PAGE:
Pakistan's Senate on Monday will take up a landmark amendment bill that seeks to strip President Asif Ali Zardari of his sweeping powers of dismissing a democratically elected government and undo changes made to the constitution by former military dictators.
The reforms will effectively make Zardari a titular head of the state after transfer of certain powers from the office of the President to the Prime Minister.
The bill, which has a total of 102 clauses, repeals the president's powers to appoint the three service chiefs, dissolve parliament and dismiss the elected prime minister.
Official sources said the 18th constitutional amendment bill had been sent to the Senate or upper house of Parliament by the National Assembly, the lower house, which passed the amendments with a two-thirds majority yesterday.
According to a schedule drawn up earlier, the bill will be considered by the Senate on Monday.
Officials had initially assumed that the debate on the bill in the National Assembly would continue till the weekend and had thus scheduled the discussions in the Senate for next week.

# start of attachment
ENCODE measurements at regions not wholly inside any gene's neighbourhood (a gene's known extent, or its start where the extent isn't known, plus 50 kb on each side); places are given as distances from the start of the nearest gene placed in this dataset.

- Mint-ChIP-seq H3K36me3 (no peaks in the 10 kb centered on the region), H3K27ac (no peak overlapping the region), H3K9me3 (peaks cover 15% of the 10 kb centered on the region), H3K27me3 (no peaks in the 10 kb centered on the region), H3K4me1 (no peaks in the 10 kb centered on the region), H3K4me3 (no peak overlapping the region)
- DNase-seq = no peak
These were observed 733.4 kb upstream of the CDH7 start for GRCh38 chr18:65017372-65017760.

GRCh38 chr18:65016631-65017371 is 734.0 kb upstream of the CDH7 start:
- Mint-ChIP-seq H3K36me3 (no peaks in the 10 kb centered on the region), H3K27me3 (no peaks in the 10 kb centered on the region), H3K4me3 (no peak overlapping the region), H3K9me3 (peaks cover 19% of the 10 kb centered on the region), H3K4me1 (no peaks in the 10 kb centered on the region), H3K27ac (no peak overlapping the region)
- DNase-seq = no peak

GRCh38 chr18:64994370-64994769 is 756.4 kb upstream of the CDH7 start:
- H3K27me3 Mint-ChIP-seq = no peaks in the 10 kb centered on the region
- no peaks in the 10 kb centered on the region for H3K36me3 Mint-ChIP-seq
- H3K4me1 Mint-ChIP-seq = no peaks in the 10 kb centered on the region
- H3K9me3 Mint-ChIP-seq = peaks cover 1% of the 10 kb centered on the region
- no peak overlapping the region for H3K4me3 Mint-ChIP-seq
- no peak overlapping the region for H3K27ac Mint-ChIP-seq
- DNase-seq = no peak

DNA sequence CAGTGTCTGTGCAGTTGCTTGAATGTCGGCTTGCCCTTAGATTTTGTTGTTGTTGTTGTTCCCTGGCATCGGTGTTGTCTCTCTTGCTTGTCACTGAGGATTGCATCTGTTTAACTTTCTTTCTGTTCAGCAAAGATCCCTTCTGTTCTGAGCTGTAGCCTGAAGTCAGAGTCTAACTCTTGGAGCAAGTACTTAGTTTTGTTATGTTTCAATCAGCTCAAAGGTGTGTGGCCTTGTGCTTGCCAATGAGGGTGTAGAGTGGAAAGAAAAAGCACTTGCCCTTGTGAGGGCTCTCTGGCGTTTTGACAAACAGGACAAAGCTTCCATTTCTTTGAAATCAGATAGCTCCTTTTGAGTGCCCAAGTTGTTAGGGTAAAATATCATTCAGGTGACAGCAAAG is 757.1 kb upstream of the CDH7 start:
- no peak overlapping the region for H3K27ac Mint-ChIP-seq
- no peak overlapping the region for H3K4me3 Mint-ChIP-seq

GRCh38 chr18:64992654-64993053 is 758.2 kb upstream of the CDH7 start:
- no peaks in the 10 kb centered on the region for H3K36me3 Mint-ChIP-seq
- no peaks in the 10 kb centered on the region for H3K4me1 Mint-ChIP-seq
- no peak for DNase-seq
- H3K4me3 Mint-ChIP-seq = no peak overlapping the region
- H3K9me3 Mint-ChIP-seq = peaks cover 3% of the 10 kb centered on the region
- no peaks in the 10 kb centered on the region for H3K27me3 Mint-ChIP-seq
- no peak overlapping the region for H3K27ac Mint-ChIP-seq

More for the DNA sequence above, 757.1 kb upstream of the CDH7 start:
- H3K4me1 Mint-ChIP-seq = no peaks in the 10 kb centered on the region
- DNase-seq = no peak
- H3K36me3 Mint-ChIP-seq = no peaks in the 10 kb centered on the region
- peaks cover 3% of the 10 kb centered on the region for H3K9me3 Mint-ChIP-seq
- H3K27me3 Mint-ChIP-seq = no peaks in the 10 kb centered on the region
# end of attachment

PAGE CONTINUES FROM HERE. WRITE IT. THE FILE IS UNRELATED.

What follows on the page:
The sources dismissed a media report that the bill was not tabled in the Senate due to a lack of quorum.
They pointed out that the bill was not even on today's agenda for the Senate. Once the bill is passed by the Senate with a two-thirds majority, it will be sent to Zardari for his assent.
Officials said the bill is unlikely to face any major opposition in the Senate as legislation enjoyed cross-party support.
It also removes numerous changes made to the constitution of 1973 by former military rulers Zia-ul-Haq and Pervez Musharraf.